After five short months, my father was sent to engage in desert maneuvers near San Bernardino, California in September, 1943. My mother, who was three months pregnant with me, traveled to California by train, another first-time adventure, in order to be closer to my father for the next three months. That December, orders arrived for the Division to be sent to Fort Dix, New Jersey to prepare for overseas shipment. Mom went home to La Grange, Texas, where she was joyfully reunited with Dad sometime in early January, 1944, when he was sent home on furlough for the last time before being sent to Europe. All the men in the 90th were ordered back from their furloughs by January 23rd, when Brigadier General Jay W. McKelvie assumed command of the Division at Fort Dix.

In early March, the Division was sent to Camp Kilmer in New Jersey for final preparations and then to New York City, where they boarded their ships on March 23rd. With no fanfare or ceremony, they sailed out of New York Harbor destined for England and points east with the Statue of Liberty waving her hand in farewell. The 90th waved farewell in reply and set its course for victory.

I was born on March 14, 1944, nine days before my father left for Europe, to a young mother, who felt very alone, worrying about the well-being of the father of her newborn daughter. My father learned about my birth by telegram and would not see me until I was almost 20 months old. Mail was slow, details were censored, and media reports were sketchy, so my mother had little knowledge of my father’s whereabouts or well-being. She lived in constant fear of the possibility of receiving one of those dreaded telegrams from the War Department advising the family about the loss of a loved one.

The 90th Division arrived in the British Isles in April with the men being stationed around Cardiff and Newport, Wales, where they engaged in intensive training in preparation for the invasion. In addition to their previous training, the 90th learned about mine detection, hedgerow fighting, artillery firing problems, road marches and obstacle courses. The Allied armies in Wales and England waited for D-Day and the signal to attack, which seemed slow in coming. By that time, the 90th had moved to one of the towns on the southern coast of England, either Plymouth or Weymouth. Finally in the early morning hours on June 6th, the signal came.

My father was among the 176,000 American and British men who were heading to five beaches on a 45-mile stretch of the Normandy coast. The numbers not only included the infantry and artillery, but also supply troops, airmen, sailors, engineers, medics and the signal corp.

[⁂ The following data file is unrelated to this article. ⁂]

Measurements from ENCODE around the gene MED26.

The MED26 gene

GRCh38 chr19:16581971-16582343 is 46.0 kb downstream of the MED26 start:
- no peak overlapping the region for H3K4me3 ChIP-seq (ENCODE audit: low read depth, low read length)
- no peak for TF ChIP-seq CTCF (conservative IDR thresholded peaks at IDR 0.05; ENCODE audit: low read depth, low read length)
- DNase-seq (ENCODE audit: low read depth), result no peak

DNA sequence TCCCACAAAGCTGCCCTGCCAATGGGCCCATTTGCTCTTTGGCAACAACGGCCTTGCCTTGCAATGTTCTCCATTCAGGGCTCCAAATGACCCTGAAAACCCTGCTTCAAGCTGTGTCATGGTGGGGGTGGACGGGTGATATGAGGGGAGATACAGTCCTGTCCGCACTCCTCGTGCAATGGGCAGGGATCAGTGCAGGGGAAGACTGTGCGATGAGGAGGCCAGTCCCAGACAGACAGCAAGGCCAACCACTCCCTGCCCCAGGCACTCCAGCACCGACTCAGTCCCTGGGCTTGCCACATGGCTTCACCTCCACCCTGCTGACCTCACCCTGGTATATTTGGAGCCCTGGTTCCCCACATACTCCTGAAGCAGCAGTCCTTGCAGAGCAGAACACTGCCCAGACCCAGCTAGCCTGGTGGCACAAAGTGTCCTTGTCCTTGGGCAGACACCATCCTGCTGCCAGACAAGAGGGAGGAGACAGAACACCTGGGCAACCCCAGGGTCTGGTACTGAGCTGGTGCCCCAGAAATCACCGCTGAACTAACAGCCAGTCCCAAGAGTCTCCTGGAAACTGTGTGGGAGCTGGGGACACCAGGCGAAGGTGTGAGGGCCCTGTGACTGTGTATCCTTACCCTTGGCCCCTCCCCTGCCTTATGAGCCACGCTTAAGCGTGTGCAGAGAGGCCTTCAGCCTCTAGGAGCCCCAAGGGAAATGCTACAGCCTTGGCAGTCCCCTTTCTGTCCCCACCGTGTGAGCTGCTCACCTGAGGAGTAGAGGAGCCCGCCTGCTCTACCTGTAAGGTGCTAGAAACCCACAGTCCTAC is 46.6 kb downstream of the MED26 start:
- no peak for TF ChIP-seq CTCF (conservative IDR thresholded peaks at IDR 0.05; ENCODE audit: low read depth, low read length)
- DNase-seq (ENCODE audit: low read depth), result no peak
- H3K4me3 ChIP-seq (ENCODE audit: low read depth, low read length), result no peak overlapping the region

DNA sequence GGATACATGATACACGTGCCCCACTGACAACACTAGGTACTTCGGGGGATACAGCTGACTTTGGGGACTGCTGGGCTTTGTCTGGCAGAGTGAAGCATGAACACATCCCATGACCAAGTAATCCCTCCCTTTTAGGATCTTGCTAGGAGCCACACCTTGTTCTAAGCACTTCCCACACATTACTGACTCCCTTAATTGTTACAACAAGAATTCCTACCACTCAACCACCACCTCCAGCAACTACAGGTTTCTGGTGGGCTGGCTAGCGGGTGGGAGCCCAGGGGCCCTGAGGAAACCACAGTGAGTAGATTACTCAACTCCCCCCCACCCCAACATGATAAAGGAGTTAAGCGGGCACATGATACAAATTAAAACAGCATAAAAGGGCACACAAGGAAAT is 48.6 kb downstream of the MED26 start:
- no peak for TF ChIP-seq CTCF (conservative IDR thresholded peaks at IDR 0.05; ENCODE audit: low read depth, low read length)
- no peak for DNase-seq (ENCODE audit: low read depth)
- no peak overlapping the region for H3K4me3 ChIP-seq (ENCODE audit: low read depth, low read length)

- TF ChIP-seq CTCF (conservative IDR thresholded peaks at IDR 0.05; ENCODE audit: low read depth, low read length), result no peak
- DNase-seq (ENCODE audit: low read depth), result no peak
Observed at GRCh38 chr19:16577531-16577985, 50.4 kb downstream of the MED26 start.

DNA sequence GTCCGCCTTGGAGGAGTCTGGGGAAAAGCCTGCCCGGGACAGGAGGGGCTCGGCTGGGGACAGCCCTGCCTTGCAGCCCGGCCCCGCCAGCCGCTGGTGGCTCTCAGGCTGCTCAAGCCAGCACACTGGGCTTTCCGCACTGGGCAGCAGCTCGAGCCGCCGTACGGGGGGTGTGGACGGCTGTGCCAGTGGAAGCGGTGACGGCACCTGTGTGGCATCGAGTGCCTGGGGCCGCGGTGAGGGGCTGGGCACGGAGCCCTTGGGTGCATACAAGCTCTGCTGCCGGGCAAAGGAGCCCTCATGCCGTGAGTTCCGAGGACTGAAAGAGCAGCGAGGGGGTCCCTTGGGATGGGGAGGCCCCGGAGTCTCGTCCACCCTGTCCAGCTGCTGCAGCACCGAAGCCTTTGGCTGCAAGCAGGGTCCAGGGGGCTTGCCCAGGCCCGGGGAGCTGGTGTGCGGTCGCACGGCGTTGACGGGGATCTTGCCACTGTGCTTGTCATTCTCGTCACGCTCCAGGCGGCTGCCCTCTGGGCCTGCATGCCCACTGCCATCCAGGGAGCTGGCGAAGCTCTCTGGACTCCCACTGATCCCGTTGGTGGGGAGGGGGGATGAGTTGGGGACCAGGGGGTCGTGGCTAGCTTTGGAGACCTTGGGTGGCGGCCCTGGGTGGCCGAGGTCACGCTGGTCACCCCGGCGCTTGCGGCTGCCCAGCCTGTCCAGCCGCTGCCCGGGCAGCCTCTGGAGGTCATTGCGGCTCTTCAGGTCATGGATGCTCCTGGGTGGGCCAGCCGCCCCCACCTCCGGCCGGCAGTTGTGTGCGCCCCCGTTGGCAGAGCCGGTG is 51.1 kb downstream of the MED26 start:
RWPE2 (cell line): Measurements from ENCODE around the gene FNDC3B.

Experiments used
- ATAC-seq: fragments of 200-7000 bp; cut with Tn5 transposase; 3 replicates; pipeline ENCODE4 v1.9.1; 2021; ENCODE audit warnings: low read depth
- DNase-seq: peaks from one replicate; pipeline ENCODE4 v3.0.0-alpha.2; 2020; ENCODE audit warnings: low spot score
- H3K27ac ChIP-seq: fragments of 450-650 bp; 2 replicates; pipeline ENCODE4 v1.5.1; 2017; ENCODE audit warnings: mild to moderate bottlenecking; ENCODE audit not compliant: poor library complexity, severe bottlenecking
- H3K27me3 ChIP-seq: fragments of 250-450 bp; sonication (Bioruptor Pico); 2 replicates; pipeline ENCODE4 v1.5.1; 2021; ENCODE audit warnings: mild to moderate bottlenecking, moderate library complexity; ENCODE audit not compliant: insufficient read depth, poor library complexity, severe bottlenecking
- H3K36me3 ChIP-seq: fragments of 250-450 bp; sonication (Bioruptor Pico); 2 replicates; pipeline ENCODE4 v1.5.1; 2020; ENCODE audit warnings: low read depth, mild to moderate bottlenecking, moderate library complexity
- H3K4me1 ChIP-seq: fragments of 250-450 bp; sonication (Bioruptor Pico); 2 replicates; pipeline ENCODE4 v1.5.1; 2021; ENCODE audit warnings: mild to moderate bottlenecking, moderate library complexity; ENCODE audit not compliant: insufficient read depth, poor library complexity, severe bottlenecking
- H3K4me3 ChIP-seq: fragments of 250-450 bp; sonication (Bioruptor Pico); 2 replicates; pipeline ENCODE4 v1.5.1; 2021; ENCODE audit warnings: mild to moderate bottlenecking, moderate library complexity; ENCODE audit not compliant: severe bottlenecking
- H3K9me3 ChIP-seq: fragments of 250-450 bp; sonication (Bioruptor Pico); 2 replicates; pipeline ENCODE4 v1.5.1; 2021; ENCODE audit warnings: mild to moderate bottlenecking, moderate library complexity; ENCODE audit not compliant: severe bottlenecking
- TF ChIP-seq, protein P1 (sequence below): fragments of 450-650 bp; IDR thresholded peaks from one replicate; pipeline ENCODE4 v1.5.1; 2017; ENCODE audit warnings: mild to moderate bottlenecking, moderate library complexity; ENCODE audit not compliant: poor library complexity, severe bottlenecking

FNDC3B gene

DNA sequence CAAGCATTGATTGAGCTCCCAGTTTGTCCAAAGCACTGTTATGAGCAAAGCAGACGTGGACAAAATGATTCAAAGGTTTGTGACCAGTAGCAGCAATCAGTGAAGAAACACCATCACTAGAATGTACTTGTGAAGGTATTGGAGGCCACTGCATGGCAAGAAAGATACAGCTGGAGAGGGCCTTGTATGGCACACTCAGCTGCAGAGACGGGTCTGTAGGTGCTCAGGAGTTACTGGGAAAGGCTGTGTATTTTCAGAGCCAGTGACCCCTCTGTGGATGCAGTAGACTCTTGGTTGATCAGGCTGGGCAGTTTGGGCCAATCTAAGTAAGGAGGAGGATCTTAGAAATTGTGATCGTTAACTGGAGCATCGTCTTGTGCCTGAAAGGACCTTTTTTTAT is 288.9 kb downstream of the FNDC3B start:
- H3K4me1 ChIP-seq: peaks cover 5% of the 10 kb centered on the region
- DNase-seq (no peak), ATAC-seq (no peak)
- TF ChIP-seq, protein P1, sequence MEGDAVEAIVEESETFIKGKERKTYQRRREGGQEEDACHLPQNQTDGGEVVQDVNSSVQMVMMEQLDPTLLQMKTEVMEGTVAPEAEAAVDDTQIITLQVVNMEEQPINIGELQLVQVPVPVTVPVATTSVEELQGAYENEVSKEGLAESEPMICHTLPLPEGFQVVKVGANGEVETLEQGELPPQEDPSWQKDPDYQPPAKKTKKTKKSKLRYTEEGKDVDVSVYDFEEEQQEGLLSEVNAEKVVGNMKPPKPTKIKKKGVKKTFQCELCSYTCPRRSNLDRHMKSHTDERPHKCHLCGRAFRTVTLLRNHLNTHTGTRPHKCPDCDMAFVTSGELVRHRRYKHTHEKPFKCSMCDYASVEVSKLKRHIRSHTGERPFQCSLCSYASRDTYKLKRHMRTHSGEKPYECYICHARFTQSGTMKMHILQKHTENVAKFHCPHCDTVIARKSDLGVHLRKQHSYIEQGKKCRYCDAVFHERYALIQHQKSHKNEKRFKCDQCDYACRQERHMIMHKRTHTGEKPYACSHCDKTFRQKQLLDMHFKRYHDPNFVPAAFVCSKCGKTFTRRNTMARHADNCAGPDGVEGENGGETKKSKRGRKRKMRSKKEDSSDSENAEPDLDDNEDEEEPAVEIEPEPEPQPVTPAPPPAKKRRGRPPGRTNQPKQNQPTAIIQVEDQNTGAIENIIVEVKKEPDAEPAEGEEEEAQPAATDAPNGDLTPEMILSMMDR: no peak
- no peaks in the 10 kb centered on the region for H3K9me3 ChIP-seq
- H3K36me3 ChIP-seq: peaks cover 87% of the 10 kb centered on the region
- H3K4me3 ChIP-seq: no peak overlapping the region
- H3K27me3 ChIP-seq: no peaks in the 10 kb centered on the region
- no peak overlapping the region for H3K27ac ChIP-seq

Part of the 90th Division landed on Utah Beach on D-Day, which fortunately was not quite as treacherous to maneuver as Omaha Beach, which was a wider beach filled with more land mines, barbed wire and other obstacles that hindered the soldiers, many of whom were slaughtered by the Germans as they exited their amphibious vehicles. If they made it to shore, they had difficulty advancing and could not retreat, so were helpless targets. The British landed at the other three beaches.

Leaping out of the amphibious vehicles into hip-deep water with their guns held high overhead, the men raced across the beach stained with the blood of fellow soldiers who had already lost their lives by the barrage of artillery rounds, rifle bullets and mortars that had been relentlessly pounding the sand and surf. They ran for the protection of the seawall 400 yards distant, where they found momentary protection. The beach was constantly being shelled, so further casualties were suffered.

On June 8th, D-Day plus 2, the remainder of the 90th arrived at Utah Beach and began debarkation at noon. My father was in that group, wondering if he would become another casualty, another victim of the deadly crossfire. Over 2500 American men lost their lives on those two beaches. My father was one of the lucky ones.

After reconnaissance parties laid out their plans, and all necessary equipment and supplies were put ashore, the 90th began moving forward at 4 a.m. on the morning of June 10th, beginning its honorable journey for the next eleven months. The Division pushed forward slowly through the hedgerows of Normandy, which made ideal lines of defense for the Germans. It crossed the plains of France into the Rhineland. There were many victories, including Chambois, Operwampach, the Saar and Koenigsmacher. Its men stormed the bulwarks of the Siegfried Line, raced to the shores of the Rhine River, crossed the Moselle and crowned its career with an epic march across the Hessen and Thuringian hills and then moved into the Sudetenland region of Czechoslovakia, cutting the German body in half – dividing Bavaria in the south from the great industrial Germany in the north.

John Sumbera In Germany
Cpl. John G. Sumbera in Germany